The best thing the series does is buildup. Haikyuu!! is really good at creating anticipation for upcoming matches. From Karasuno’s rival school, Nekoma, to the powerful Shiratorizawa, there’s a reason behind every fight. Unfortunately, there’s only so much that can happen in a volleyball match. It’s an inherent problem with sports narratives, but volleyball is literally just hitting and blocking a ball. Basketball and football at least have different directions and formations, while in volleyball, players are stuck on set sides of the court, and in a set position that rotates throughout the match.
Furthermore, Karasuno’s team kinda sorta has plot armor in a sense, more so than in usual shounen manga. For the uninitiated to volleyball (myself included), the sport is played in sets. This basically means that all volleyball matches are a best two out of three (or three out of five in rare cases). From a writing standpoint, it’s a no-brainer for the really, really important matches in a volleyball narrative to last the full amount of sets. As such, I concede that the matches in Haikyuu!! aren’t too exciting during most of the early sets.
But once they hit that third set, it becomes a pure adrenaline rush. At that point, it’s easy to get fully immersed in Haikyuu!!, despite the pretty obvious plot armor. The climaxes of fights are when the manga is at its peak, and putting up with the other shounen tropes is well worth the payoff.
Even with the adrenaline rushes, Haikyuu!! wouldn’t have been the same if I couldn’t be invested in Karasuno’s volleyball team, which I’d consider to be one of the best teams in all of sports manga. Almost every one of its members has a definable personality trait, as well as some major hurdle to get over. This might be cliche, but the chemistry between Hinata and Kageyama is the best in the whole manga. Their clashing attitudes, and desire to one-up each other make them always entertaining to see.
I also must acknowledge some of Karasuno’s opponents. While the mangaka doesn’t flesh out every SINGLE member of those teams, they each have at least one or two memorable characters. They also go through the backstories of these teams during the matches with them, to hammer in the fact that Karasuno isn’t trying to beat an “evil volleyball team”, but a team of normal, likeable people who have the same aspirations that our protagonists do. It’s effective, but it gets kind of redundant over time.
Of course, no sports manga can be good without amazing art, and Haikyuu!! has some amazing art. While the artstyle looks disjointed and sketchy at first, the mangaka ramps it up to eleven when the emotional tensity warrants it. They’re also a master at gesture drawing, which really sells the power and speed of each shot. The panel flow is amazing, and always kept me on my toes; I never knew if a spike was actually going to count until the little scoreboard popped up in the panel.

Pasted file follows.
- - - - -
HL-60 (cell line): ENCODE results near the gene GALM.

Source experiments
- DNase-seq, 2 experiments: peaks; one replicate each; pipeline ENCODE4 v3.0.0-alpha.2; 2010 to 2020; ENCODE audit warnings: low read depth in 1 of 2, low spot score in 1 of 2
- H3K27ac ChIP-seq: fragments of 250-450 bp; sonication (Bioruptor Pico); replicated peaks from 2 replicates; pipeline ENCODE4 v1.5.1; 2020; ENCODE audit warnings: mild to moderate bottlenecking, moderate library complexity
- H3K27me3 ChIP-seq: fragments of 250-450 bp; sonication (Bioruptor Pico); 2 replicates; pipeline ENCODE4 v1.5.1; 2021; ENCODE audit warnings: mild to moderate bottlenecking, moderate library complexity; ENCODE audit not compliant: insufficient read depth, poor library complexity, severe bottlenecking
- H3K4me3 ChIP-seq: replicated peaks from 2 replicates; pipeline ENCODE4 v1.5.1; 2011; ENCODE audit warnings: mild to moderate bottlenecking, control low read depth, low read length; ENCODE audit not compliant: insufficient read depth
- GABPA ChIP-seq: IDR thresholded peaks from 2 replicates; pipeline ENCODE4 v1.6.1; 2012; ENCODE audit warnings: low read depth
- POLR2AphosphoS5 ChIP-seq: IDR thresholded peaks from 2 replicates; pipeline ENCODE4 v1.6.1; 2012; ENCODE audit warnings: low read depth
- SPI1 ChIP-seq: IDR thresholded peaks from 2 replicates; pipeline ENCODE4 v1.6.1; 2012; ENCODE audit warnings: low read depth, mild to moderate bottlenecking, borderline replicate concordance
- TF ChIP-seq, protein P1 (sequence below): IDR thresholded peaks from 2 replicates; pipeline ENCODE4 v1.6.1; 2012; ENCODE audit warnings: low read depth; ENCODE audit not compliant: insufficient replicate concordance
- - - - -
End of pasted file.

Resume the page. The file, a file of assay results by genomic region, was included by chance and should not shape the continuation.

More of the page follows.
However, there’s one last thing about Haikyuu!! that sets it apart from its contemporaries. But I can’t mention it without spoiling endgame content big time. On the flipside, it’s something that could make or break the entire series for you. As such, I made the following paragraphs the same color as the background. If you want to read the spoiler, then highlight the section of your own free will. Otherwise, skip to the end of the post.
A lot of sports manga- and Jump manga in general- are meant to be inspirational and lighthearted. They give hope to the underdogs out there, and have themes oriented around never giving up and achieving your dreams. However… Haikyuu!! is not a manga about success, but a manga about failure. Karasuno fails. Sure, they lose some early tournaments, but that always happens in sports manga. If the team loses, there’s usually some loophole in the tournament rules, or a magical secret tournament that they can use to reach some sort of glory. But that doesn’t happen with Haikyuu!! Karasuno FAIL-fails. Even after the third-years graduate, the first-years are not able to avenge them. Despite my aversion towards cynicism, I actually love that this happened. I have mad respect for the mangaka for taking such a big risk with a mainstream I.P. like this. I have no idea if any sports manga has ever done this before (except Hikaru no Go, but that manga doesn’t count because it’s not very good and it doesn’t go into any sort of aftermath either), but Haikyuu!! does it really well.